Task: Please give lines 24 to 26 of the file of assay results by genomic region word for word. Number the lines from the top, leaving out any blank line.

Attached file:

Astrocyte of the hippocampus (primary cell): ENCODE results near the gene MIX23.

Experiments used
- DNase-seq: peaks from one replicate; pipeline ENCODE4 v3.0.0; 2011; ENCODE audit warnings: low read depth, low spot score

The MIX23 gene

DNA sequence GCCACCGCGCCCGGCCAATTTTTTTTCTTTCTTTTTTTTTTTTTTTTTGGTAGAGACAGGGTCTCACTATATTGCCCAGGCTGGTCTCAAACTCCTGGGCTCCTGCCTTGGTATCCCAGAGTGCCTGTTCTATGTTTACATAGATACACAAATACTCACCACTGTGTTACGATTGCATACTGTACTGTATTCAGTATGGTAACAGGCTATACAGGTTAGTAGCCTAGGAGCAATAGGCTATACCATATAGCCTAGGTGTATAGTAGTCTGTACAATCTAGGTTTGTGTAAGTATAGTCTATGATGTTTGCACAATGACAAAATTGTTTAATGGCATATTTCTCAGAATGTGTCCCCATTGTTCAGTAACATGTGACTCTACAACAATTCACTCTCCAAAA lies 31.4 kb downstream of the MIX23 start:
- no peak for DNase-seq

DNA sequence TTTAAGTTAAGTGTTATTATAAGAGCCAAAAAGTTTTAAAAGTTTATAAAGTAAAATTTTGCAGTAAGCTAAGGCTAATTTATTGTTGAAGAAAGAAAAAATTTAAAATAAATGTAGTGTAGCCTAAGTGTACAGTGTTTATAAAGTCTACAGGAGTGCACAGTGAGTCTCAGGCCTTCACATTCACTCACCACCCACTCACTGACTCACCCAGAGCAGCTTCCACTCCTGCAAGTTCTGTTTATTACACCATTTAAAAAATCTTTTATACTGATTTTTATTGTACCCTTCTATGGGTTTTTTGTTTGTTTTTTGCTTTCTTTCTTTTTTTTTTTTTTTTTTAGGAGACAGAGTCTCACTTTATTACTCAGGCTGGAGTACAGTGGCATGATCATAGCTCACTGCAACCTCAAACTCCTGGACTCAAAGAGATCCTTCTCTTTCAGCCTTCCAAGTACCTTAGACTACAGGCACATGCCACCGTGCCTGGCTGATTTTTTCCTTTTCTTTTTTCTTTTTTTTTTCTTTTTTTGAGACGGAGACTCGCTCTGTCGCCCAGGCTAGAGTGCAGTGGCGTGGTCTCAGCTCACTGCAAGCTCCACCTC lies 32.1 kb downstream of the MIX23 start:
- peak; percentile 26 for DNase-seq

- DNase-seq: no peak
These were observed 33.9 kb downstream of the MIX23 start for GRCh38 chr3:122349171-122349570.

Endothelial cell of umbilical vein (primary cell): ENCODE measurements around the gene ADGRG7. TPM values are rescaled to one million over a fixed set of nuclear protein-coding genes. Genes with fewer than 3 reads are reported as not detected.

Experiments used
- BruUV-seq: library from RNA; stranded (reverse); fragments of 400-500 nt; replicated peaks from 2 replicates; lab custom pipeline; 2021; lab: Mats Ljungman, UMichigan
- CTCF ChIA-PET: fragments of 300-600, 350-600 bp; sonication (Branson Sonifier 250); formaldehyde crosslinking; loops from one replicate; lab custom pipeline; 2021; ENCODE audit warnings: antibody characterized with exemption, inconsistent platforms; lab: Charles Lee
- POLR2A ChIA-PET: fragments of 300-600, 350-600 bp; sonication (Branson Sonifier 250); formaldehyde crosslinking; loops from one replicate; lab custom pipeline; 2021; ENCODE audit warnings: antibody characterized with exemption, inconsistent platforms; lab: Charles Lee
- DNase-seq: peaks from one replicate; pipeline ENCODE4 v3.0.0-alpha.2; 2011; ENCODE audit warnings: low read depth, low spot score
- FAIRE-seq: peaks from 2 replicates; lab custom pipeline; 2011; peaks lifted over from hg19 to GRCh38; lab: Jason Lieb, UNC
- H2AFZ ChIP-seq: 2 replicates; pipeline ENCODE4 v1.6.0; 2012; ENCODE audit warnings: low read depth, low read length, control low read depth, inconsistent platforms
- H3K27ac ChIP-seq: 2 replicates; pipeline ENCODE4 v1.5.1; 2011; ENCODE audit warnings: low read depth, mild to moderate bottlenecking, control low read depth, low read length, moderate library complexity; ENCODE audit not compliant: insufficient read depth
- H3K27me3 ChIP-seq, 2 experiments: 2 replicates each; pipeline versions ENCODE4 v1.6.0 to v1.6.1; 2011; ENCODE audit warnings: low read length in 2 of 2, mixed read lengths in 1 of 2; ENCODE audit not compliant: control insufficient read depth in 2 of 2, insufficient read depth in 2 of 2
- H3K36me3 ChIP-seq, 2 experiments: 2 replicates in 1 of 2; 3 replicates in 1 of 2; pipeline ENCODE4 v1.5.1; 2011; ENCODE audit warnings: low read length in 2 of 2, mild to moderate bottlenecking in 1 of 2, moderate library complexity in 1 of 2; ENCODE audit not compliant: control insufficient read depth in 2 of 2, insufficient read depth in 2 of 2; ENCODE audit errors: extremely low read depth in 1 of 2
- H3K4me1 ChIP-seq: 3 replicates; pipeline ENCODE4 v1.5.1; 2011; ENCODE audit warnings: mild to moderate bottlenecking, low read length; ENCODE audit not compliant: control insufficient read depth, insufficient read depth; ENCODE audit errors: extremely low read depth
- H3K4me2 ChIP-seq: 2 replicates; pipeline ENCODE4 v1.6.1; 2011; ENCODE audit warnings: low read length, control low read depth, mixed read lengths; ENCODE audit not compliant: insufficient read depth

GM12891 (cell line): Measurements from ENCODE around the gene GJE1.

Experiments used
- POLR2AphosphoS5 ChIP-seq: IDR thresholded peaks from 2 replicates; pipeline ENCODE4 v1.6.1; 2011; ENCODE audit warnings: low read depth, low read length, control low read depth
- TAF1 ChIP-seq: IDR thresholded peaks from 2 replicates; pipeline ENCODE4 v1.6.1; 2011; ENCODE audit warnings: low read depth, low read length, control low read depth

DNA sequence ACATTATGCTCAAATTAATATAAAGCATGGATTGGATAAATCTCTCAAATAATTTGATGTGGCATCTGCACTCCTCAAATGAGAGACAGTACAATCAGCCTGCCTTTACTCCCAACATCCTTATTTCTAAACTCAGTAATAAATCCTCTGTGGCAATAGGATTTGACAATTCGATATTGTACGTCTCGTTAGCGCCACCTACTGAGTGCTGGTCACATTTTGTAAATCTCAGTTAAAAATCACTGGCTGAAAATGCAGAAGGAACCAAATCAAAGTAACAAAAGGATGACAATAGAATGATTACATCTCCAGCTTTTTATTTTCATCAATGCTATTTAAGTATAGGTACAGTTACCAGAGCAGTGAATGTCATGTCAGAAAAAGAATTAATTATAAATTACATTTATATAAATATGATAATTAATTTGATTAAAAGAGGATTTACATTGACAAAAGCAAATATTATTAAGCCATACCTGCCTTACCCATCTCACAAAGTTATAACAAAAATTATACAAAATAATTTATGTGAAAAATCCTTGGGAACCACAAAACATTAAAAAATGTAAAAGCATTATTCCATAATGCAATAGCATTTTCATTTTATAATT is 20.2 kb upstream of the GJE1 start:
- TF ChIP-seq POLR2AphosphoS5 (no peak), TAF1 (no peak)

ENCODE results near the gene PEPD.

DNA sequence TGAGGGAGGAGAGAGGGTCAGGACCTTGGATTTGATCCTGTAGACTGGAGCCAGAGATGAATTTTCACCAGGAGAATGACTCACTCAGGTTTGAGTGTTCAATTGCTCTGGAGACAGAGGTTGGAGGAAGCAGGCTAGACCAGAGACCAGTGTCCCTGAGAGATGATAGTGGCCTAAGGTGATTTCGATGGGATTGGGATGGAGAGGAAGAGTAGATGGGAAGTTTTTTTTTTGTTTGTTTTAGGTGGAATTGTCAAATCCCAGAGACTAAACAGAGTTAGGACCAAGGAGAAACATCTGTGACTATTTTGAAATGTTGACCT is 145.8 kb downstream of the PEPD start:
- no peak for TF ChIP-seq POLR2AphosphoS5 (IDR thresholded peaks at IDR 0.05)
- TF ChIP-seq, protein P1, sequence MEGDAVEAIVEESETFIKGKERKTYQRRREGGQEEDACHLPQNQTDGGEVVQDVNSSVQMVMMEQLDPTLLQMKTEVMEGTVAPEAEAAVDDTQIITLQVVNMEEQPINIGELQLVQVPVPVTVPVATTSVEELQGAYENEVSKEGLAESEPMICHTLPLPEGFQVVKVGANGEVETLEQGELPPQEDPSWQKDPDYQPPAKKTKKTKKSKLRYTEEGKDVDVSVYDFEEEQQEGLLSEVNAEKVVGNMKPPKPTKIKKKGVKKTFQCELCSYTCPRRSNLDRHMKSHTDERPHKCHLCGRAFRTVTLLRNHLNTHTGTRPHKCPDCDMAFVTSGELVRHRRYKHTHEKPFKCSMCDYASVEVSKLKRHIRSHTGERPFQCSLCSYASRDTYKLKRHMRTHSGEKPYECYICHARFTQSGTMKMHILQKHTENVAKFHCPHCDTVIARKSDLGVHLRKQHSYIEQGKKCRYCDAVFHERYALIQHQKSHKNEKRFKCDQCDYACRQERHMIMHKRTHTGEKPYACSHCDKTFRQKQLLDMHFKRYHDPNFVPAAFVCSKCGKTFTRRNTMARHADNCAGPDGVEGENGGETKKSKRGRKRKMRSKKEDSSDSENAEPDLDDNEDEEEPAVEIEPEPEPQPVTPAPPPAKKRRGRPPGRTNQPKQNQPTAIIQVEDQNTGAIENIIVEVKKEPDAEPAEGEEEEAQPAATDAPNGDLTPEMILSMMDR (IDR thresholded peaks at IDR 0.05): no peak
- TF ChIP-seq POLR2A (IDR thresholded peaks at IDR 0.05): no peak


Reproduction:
GM12891 (cell line): Measurements from ENCODE around the gene GJE1.

Experiments used
- POLR2AphosphoS5 ChIP-seq: IDR thresholded peaks from 2 replicates; pipeline ENCODE4 v1.6.1; 2011; ENCODE audit warnings: low read depth, low read length, control low read depth